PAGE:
Western New Yorkers impacted by crisis in Ukraine


BUFFALO, NY (WIVB) - The crisis in Ukraine affects people all across the world, including people in Western New York, which has a large Ukrainian population.  Officials with the Ukrainian Cultural Center of Buffalo estimate between 10,000 and 15,000 people in WNY are Ukrainian, many of whom are keeping a close eye on developments on television.

Emil Bandriwsky, the center’s treasurer, says they’re doing what they can from the United States.  Over the last 3 months they’ve had informational demonstrations in front of city hall, the peace bridge, and in Niagara Falls, Canada.  A group also went to Washington, D.C. to speak to representatives, including Congressman Brian Higgins who is a member of the Ukrainian Congressional Caucus.

Bandriwsky admits it’s been hard to watch, as many of his people struggle and the situation is constantly changing. “Oh it’s horrible to watch. I think that all of us are glued to the internet and TVs constantly. What we can do here is support our friends and family in Ukraine and get the information out. There’s a lot of disinformation and we feel our mission what we can contribute is to tell the truth,” said Bandriwsky.

Bandriwsky said he planned on going to Ukraine for the next election, but now it looks like those plans will likely be on hold.

Last month News 4 spoke with Buffalo State professor Kimberly Kline.  She taught in Ukraine last year and at the time couldn’t locate one of her students. “Although it’s tumultuous right now, the students that I work with Kiev Mohyla Academy were the very students who in part helped to bring about the revolution,” said Kline.

One student that Kline was worried about was Ukrainian journalist Slavka Kutsay who Kline has kept in touch with through social media, since leaving Ukraine last May. “I actually could not locate her for a few days and that made me quite uneasy,” said Kline.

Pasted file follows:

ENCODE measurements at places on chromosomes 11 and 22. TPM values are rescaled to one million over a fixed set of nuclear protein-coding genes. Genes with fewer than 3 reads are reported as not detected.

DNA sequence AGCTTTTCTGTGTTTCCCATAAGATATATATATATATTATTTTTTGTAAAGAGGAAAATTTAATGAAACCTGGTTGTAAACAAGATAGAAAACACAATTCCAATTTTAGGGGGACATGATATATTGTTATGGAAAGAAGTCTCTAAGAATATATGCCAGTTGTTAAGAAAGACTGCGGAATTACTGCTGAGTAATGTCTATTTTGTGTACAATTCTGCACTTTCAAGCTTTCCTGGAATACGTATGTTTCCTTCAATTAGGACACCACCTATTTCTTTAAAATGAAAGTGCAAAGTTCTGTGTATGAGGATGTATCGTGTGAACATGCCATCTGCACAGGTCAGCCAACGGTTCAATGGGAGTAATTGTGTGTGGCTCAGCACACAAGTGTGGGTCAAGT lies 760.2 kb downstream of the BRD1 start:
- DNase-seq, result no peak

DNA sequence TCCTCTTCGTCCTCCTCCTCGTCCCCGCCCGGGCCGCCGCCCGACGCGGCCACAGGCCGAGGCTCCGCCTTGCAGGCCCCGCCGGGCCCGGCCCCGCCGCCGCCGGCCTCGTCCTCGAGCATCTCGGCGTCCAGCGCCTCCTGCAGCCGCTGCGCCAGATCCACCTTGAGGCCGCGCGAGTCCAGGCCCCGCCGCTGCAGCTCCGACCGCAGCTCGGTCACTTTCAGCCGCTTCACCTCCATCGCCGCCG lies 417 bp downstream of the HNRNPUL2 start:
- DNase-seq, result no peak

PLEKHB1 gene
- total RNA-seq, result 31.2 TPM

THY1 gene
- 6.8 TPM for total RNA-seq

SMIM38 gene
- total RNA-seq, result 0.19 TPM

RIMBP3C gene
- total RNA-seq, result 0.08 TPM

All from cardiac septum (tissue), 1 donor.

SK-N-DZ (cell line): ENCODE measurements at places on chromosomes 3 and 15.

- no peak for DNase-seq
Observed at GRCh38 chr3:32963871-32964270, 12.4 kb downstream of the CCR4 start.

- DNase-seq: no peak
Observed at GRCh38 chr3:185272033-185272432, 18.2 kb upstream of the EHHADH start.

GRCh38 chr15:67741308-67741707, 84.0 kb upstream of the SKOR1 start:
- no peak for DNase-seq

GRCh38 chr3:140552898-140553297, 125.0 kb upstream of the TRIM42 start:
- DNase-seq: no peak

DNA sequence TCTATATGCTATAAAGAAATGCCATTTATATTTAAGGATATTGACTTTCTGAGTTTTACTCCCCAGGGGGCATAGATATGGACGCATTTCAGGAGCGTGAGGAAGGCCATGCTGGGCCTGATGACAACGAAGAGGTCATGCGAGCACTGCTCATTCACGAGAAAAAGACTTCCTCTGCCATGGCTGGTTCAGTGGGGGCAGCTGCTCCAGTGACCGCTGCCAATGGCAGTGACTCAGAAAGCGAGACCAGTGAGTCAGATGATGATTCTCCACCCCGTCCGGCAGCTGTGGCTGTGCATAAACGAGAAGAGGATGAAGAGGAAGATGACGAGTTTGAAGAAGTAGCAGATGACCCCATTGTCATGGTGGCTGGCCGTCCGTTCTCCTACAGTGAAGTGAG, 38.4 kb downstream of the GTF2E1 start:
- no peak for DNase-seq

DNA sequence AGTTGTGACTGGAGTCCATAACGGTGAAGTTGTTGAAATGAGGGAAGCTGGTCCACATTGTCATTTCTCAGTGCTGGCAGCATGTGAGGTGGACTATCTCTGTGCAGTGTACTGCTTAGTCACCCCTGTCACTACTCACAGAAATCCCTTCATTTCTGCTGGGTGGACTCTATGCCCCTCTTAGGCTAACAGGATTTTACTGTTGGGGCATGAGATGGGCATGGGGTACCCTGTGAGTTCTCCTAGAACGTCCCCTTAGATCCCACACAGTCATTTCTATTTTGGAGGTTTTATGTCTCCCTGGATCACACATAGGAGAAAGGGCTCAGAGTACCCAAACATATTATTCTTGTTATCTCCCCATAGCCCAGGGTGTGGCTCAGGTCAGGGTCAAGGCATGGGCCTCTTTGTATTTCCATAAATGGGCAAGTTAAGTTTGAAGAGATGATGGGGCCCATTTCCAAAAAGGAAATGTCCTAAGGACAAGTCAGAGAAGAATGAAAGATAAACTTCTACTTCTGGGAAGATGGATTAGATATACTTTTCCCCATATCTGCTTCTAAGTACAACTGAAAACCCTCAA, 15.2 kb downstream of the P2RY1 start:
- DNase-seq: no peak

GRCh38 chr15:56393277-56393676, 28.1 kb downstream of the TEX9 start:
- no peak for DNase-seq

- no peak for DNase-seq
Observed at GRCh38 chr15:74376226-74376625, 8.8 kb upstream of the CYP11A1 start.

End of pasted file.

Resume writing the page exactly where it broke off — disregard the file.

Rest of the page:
But just weeks later, Kutsay made her way to Buffalo for a trip planned before the uprising in Ukraine.

“You feel a little bit lost in all of that inferno that took place and you don’t know what’s going to happen next,” said Kutsay.  She felt relieved when the Ukrainian president fled the country, but she was in the United States when Russian troops entered Ukraine. She’s been trying to stay connected. “I just can’t stop updating the information on my social networks,” said Kutsay.

She says she’s scared for her family’s safety, but not her own. “Maybe I’m not so afraid because I’m young and I have nothing to lose,” said Kutsay.  “I want to go back because there are so many things that are not done yet.”

While there is so much uncertainty now, she’s hopeful for Ukraine’s future. “All the best of course, but it won’t’ be easy. I’m preparing for a hard time,” said Kutsay.

Kutsay is in Buffalo until Friday. She will be speaking to Buffalo State students Monday on how she fought for higher education reform. Kutsay and Kline are asking for people to show support by using the #Ukraine on Twitter.

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